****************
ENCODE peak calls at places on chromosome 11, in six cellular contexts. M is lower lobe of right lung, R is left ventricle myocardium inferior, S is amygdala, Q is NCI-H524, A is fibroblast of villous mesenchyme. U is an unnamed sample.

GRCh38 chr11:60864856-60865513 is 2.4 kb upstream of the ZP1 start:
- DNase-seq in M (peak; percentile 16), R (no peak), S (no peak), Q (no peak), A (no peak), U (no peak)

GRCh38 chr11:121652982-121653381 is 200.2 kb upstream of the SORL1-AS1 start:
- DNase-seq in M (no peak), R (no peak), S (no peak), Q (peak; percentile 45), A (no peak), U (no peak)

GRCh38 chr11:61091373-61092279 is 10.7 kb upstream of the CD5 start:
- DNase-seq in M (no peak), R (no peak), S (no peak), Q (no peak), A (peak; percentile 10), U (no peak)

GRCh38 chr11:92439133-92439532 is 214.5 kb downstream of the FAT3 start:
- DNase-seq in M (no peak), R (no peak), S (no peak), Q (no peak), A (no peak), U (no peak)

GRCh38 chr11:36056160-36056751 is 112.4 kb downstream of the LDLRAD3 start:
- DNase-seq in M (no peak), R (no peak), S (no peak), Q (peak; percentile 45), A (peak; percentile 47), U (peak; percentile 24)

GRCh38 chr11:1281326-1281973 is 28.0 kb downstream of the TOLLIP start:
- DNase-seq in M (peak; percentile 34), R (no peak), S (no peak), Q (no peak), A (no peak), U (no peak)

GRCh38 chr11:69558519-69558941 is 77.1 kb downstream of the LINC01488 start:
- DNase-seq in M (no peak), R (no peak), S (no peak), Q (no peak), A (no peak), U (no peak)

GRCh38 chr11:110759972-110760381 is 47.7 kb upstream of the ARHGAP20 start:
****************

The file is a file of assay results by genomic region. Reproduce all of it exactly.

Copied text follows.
ENCODE peak calls at places on chromosome 11, in six cellular contexts. M is lower lobe of right lung, R is left ventricle myocardium inferior, S is amygdala, Q is NCI-H524, A is fibroblast of villous mesenchyme. U is an unnamed sample.

GRCh38 chr11:60864856-60865513 is 2.4 kb upstream of the ZP1 start:
- DNase-seq in M (peak; percentile 16), R (no peak), S (no peak), Q (no peak), A (no peak), U (no peak)

GRCh38 chr11:121652982-121653381 is 200.2 kb upstream of the SORL1-AS1 start:
- DNase-seq in M (no peak), R (no peak), S (no peak), Q (peak; percentile 45), A (no peak), U (no peak)

GRCh38 chr11:61091373-61092279 is 10.7 kb upstream of the CD5 start:
- DNase-seq in M (no peak), R (no peak), S (no peak), Q (no peak), A (peak; percentile 10), U (no peak)

GRCh38 chr11:92439133-92439532 is 214.5 kb downstream of the FAT3 start:
- DNase-seq in M (no peak), R (no peak), S (no peak), Q (no peak), A (no peak), U (no peak)

GRCh38 chr11:36056160-36056751 is 112.4 kb downstream of the LDLRAD3 start:
- DNase-seq in M (no peak), R (no peak), S (no peak), Q (peak; percentile 45), A (peak; percentile 47), U (peak; percentile 24)

GRCh38 chr11:1281326-1281973 is 28.0 kb downstream of the TOLLIP start:
- DNase-seq in M (peak; percentile 34), R (no peak), S (no peak), Q (no peak), A (no peak), U (no peak)

GRCh38 chr11:69558519-69558941 is 77.1 kb downstream of the LINC01488 start:
- DNase-seq in M (no peak), R (no peak), S (no peak), Q (no peak), A (no peak), U (no peak)

GRCh38 chr11:110759972-110760381 is 47.7 kb upstream of the ARHGAP20 start: